1. In 457 b.c., Ezra, at God’s leading, brings back to Judah the second group of Israelites [about 5000 to 6000 people] (Ezra 7:1-8:36).
2. Ezra’s reforms (Ezra 9:1-10:44)
Literary Structure of Nehemiah (Simplified)
    I. Return from Babylon to Jerusalem following letters of endorsement from King Artaxerxes
1. In 444 b.c., Nehemiah, at God’s leading, brings back to Judah the third group of Israelites [an unknown number] (Neh. 1:1-2:10).
2. Wall of Jerusalem rebuilt [in 52 days] (Neh. 2:11-7:3)
    II. Study of God’s Word, as well as revival and reformation in Israel
1. Returnees are enumerated. They dedicate themselves to God, the study of His Scriptures, and doing His will. Returnees celebrate the dedication of Jerusalem’s wall (Neh. 7:4-12:47).
2. Nehemiah’s final reforms (Neh. 13:1-31)—Adult Teachers Sabbath School Bible Study Guide* 13-14.† [Italic type is in source.]‡
    8.    A Time Line of Events During the Reigns of the Kings of Persia
(From the Period of 537 to 444 b.c.)
King of Persia    Years of reign    Group returning and other significant events    Rebuilding that occurred under each king
Cyrus “the Great”    559-530 b.c.    537/536 b.c.– First group returns (Zerubbabel and Jeshua)    Temple construction begins
Cambyses II    530-522 b.c.        
Darius I    522-486 b.c.        March 515 b.c.
-Temple completed and dedicated
Xerxes I (Ahasuerus)    486-465 b.c.    Esther marries Xerxes I and becomes queen    Resistance to rebuilding Jerusalem
Artaxerxes I    465-425 b.c.    457 b.c.–Ezra returns with second group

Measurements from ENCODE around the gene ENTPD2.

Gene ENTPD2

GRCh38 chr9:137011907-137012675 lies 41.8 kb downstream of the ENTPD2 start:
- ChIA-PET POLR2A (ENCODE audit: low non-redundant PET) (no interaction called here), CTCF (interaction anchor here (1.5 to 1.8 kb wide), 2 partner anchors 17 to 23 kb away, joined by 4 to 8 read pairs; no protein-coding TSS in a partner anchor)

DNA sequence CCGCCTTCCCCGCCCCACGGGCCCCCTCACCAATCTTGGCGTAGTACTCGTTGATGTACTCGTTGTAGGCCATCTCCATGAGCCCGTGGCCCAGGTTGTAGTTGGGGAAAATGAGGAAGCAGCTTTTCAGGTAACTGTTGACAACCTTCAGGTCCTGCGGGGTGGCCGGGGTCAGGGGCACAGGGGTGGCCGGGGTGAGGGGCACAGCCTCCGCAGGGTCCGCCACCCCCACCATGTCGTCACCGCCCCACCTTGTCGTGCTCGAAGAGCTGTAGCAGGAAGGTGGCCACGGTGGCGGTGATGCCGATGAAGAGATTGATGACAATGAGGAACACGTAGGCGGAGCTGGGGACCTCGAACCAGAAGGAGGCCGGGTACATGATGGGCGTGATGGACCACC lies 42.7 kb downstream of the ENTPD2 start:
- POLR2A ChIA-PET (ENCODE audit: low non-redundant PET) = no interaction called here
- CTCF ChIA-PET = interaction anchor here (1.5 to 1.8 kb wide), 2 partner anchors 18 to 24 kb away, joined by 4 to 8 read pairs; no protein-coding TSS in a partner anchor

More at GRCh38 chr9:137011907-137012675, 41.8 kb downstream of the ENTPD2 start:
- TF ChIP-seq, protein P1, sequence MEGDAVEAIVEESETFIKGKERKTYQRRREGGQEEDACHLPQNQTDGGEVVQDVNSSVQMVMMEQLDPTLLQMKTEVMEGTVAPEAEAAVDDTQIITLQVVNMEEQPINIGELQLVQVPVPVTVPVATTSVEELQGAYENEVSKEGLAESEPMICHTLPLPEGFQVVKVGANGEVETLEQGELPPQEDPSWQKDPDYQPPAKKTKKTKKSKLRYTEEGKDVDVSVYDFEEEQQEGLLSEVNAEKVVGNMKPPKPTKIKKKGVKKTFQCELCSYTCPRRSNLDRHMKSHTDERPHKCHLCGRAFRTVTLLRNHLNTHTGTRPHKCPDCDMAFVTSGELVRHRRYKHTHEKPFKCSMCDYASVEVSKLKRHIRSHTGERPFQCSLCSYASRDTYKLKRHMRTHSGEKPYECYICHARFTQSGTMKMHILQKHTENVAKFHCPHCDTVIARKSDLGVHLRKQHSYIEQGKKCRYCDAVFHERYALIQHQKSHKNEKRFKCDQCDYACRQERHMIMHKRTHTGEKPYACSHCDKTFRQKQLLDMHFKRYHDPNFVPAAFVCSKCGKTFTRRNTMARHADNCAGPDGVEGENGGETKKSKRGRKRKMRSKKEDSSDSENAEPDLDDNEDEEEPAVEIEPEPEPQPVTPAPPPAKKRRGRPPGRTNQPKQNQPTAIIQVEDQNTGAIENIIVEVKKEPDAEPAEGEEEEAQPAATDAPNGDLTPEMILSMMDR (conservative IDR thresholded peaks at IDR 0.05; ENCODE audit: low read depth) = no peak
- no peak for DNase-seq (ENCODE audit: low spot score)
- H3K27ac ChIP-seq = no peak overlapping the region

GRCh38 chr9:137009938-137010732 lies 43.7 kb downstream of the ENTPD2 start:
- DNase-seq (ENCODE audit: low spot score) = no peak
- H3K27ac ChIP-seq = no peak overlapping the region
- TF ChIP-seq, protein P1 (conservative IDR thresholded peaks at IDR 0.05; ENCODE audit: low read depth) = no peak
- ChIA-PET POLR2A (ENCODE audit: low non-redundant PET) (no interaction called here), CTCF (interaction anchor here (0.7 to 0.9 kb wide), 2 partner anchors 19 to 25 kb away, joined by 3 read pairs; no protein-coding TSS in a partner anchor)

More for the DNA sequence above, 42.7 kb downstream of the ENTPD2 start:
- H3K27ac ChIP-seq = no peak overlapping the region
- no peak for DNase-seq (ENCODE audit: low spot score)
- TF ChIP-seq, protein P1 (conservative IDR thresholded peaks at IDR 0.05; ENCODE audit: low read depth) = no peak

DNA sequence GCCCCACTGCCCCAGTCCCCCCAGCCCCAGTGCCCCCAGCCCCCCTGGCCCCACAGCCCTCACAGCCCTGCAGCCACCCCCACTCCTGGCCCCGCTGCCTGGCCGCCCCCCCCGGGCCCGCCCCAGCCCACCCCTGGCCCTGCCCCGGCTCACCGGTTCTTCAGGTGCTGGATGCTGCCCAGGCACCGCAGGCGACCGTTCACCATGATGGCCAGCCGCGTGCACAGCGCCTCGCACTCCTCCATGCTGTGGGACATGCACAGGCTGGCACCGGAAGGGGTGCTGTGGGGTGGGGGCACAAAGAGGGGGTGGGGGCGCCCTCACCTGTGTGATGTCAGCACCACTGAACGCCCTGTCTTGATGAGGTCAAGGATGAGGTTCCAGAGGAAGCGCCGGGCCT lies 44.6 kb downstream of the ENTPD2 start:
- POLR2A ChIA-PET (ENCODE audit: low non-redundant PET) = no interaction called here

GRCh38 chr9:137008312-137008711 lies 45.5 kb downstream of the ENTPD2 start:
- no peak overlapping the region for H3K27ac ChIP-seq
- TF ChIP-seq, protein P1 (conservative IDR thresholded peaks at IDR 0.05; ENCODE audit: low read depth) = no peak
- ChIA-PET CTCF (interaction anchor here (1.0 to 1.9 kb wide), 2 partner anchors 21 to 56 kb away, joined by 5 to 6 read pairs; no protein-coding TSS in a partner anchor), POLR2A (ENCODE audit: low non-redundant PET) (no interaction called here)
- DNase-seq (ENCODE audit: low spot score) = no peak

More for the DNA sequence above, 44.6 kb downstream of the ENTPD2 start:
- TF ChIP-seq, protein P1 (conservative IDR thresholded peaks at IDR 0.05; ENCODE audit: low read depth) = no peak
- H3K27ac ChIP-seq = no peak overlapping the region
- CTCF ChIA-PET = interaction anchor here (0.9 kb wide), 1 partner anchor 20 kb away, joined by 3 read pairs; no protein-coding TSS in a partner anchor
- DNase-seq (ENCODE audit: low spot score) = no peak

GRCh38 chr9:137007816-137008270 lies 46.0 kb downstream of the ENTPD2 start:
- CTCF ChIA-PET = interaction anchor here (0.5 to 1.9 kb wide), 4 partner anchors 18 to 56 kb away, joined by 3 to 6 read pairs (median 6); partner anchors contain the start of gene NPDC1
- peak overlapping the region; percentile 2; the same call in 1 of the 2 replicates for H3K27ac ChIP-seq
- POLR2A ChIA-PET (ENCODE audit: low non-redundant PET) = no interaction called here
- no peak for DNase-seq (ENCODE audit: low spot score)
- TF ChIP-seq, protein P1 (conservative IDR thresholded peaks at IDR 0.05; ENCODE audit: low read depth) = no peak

445/444 b.c.– Nehemiah returns with third group    The longest prophetic period begins (Dan. 8:14,Dan. 9:24-27)
Opposition to rebuilding Jerusalem (Ezra 4:7-23)
Wall of Jerusalem rebuilt

—Adult Teachers Sabbath School Bible Study Guide* 15.
    9.    The first return under Zerubbabel and Joshua was in response to the decree from Cyrus that they return to Jerusalem and rebuild the temple. Remember that Jerusalem as well as the rest of the territory of Judea had been totally decimated by the forces of Nebuchadnezzar after his third conquest of the land in 587/586 B.C. Solomon’s famous temple had been completely destroyed, and everything of value had been taken away.
    As the king [Cyrus] saw the words foretelling, more than a hundred years before his birth, the manner in which Babylon should be taken; as he read the message addressed to him by the Ruler of the universe, ... his heart was profoundly moved, and he determined to fulfill his divinely appointed mission.—Ellen G. White, Prophets and Kings* 557.2; CC* 257.4.‡
    10.    But, when the first group of Jews returned to Jerusalem to begin rebuilding the temple according to Cyrus’s decree, they were met by opposition from the surrounding tribes and nations. SeeEzra 4:1-7.
    11.    Remember that the people living in the northern portion of Palestine had been settled there by Esar-haddon, the emperor of Assyria, when the northern territory of Israel was conquered (723/722 B.C.). They had requested that some of the priests from the former territory of Israel come back from where they had been exiled to instruct them how to correctly worship the god of that territory. In those days, people believed that different gods were assigned to different portions of the earth. Thus, those people–who later became known as Samaritans because their capital was in Samaria–claimed that they were worshiping the same God as the Jews worshiped. Over the next 16 years, there was much opposition from the people in that area, trying to prevent the Jews from rebuilding the temple. Finally, with the help of the two prophets, Haggai and Zechariah, the Jews again began working on the temple. Within four years, it was completed in 516-515 B.C.